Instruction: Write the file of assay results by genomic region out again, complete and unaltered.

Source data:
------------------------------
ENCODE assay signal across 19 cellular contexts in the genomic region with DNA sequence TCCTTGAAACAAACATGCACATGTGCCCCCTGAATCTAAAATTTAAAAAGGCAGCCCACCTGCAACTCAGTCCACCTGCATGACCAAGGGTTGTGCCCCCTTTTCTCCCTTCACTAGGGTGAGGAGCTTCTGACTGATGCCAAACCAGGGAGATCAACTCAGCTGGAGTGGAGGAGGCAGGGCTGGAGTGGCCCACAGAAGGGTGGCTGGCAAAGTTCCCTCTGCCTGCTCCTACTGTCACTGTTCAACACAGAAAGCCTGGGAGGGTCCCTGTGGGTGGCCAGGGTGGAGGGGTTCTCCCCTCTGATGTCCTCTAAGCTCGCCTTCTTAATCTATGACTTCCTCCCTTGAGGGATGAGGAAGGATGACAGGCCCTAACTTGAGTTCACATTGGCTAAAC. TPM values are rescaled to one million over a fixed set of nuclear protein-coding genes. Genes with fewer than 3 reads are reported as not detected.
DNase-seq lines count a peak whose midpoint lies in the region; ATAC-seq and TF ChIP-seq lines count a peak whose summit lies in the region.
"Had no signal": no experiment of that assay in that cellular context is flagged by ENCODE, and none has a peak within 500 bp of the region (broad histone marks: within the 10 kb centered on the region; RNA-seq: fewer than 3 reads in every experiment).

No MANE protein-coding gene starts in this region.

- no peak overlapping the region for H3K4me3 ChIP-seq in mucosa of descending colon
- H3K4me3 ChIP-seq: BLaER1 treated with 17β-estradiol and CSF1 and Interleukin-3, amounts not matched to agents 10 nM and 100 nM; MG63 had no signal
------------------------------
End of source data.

ENCODE assay signal across 19 cellular contexts in the genomic region with DNA sequence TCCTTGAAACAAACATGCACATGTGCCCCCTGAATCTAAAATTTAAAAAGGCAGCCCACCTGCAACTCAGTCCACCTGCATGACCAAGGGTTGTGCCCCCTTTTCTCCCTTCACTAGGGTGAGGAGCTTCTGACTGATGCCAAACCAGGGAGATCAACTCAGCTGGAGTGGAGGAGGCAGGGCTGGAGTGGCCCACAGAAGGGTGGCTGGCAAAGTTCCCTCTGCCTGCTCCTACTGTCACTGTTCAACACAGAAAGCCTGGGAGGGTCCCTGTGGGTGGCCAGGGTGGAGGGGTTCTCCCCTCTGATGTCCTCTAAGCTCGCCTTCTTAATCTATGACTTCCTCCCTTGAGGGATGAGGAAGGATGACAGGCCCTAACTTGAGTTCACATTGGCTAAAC. TPM values are rescaled to one million over a fixed set of nuclear protein-coding genes. Genes with fewer than 3 reads are reported as not detected.
DNase-seq lines count a peak whose midpoint lies in the region; ATAC-seq and TF ChIP-seq lines count a peak whose summit lies in the region.
"Had no signal": no experiment of that assay in that cellular context is flagged by ENCODE, and none has a peak within 500 bp of the region (broad histone marks: within the 10 kb centered on the region; RNA-seq: fewer than 3 reads in every experiment).

No MANE protein-coding gene starts in this region.

- no peak overlapping the region for H3K4me3 ChIP-seq in mucosa of descending colon
- H3K4me3 ChIP-seq: BLaER1 treated with 17β-estradiol and CSF1 and Interleukin-3, amounts not matched to agents 10 nM and 100 nM; MG63 had no signal